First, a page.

Is Credit Card Arbitration a Lousy Deal?
The CFPB thinks so. It recently released a study on arbitration clauses in consumer credit card agreements. The main finding: “arbitration agreements restrict consumers’ relief for disputes with financial service providers by limiting class actions.” Basically, pre-dispute arbitration clauses that allow one party to require a dispute to be resolved through arbitration often block lawsuits like class actions from happening.
According to the CFPB’s press release, consumers are losing out on billions due to credit card arbitration clauses blocking class actions. “Across substantially all consumer finance markets, at least 160 million class members were eligible for relief over the five-year period studied. The settlements totaled $2.7 billion in cash, in-kind relief, and attorney’s fees and expenses – with roughly 18 percent of that going to expenses and attorneys’ fees.”
Sadly, the study results reveal that consumers are often unaware an arbitration clause exists and what it actually means. “[M]ore than 75 percent of consumers surveyed did not know whether they were subject to an arbitration clause in their agreements with their financial service providers, and fewer than 7 percent of those covered by arbitration clauses realized that the clauses restricted their ability to sue in court.”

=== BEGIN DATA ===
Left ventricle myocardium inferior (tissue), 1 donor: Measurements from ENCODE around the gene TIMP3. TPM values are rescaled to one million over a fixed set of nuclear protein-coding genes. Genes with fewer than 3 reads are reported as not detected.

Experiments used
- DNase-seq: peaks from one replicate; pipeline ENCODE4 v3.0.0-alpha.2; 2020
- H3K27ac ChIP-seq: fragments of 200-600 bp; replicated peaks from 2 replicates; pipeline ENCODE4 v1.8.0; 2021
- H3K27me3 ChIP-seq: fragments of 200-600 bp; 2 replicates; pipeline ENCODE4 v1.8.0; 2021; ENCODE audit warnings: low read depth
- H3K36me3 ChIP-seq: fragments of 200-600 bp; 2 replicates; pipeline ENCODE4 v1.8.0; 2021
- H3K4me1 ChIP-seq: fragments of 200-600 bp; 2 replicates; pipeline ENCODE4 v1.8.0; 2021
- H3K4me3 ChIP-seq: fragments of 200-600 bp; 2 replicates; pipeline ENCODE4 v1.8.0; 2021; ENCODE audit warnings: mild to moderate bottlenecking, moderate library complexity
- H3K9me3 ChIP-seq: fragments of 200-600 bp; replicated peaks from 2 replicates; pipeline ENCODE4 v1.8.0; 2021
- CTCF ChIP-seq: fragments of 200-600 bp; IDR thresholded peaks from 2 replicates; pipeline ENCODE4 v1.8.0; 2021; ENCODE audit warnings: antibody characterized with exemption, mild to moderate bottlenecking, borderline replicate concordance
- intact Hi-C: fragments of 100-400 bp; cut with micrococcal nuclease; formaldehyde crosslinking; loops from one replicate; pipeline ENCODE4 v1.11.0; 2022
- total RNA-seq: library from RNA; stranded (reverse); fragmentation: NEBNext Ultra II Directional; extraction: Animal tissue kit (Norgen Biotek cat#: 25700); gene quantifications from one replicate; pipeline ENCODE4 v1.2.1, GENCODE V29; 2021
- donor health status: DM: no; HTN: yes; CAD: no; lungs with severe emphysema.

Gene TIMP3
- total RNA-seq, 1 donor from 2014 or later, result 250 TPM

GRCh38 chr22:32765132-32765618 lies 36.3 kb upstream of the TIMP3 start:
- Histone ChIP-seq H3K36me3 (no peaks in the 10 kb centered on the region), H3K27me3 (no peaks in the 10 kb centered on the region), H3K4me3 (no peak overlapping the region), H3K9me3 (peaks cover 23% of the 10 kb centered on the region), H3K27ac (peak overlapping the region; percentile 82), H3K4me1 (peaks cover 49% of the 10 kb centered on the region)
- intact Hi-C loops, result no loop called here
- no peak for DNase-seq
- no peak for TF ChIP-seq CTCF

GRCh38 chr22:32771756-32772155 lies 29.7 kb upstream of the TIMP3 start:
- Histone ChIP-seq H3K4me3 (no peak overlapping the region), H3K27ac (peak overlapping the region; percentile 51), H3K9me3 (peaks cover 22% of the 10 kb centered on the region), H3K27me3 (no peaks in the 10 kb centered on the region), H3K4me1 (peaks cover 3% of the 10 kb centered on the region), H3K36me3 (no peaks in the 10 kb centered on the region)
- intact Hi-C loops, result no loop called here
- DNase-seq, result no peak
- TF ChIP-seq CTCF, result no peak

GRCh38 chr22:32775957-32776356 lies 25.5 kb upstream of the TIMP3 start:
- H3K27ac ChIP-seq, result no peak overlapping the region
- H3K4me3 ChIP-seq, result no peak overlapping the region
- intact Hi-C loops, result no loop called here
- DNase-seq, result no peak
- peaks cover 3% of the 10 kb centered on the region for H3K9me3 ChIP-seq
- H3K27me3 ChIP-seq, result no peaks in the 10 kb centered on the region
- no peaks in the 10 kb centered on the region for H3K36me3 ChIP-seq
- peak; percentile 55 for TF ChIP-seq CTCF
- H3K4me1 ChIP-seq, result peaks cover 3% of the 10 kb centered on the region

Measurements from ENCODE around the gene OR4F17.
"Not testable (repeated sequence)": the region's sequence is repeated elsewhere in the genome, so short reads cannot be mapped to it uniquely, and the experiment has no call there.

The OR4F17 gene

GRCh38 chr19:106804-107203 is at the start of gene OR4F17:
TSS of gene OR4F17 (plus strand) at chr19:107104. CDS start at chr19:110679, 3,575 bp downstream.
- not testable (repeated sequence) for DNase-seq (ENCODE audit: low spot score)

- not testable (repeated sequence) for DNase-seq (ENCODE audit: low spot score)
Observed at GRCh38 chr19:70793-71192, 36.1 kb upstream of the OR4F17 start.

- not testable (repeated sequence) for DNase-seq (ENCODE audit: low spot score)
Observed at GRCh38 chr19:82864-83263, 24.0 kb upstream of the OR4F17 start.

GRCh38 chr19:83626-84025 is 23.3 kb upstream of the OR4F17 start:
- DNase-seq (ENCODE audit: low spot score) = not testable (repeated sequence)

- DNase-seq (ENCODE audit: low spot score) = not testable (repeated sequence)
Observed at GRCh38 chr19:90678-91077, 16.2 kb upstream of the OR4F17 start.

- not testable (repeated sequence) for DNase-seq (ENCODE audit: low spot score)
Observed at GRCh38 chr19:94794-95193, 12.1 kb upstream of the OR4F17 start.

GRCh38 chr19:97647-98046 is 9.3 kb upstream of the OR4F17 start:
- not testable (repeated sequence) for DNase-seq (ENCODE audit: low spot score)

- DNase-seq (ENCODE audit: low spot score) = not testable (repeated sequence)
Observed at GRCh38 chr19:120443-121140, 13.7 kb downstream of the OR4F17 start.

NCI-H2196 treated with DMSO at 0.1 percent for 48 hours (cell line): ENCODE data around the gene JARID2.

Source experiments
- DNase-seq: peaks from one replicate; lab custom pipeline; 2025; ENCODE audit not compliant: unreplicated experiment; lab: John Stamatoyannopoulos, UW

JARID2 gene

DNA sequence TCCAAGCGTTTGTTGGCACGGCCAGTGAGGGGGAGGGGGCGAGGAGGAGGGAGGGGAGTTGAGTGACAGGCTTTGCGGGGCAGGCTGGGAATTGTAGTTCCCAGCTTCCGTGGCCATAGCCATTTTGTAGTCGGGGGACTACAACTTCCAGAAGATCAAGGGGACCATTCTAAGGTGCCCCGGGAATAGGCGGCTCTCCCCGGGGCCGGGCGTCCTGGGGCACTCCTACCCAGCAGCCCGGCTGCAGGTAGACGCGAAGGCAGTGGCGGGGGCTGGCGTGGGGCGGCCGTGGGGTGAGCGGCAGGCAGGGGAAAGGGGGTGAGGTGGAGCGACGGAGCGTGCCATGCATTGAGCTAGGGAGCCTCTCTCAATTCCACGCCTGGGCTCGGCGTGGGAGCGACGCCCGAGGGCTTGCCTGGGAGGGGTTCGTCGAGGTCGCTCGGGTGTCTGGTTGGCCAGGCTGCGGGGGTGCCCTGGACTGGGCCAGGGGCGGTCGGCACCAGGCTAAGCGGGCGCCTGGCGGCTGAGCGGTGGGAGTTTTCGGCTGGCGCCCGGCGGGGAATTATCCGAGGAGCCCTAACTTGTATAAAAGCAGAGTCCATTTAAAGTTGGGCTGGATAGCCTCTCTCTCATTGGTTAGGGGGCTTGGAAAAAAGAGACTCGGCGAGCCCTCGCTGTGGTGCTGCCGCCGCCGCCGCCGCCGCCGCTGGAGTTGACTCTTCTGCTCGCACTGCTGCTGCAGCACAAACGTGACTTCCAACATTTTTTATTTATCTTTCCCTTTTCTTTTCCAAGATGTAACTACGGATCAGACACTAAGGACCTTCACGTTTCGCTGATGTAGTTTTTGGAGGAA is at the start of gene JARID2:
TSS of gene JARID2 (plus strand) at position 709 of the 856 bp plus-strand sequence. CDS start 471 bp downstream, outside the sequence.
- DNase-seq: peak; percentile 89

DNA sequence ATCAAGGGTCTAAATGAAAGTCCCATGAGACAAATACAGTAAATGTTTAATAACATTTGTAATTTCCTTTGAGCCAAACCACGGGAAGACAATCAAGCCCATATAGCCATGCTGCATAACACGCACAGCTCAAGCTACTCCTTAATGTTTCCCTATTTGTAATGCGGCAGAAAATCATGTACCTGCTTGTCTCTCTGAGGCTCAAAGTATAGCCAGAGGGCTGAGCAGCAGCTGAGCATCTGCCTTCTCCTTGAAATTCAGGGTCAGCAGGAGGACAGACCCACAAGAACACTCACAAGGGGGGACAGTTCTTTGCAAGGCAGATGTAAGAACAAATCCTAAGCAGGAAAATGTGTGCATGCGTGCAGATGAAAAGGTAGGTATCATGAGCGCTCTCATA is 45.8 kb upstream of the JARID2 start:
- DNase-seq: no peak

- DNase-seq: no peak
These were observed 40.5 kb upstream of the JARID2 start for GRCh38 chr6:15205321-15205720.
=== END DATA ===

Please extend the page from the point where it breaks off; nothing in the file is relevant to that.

Lastly, and perhaps most disappointing from a law firm’s perspective, the study found that “very few consumers individually seek relief through arbitration or the federal courts.”
We see and deal with these arbitration clauses every day. They help the bank, but not the consumer. There is no real way to opt out of them. Often, there is a complicated process to opt-out but doing so means that the bank will likely close the consumer’s credit card account.
Author: Kevin Fallon McCarthy
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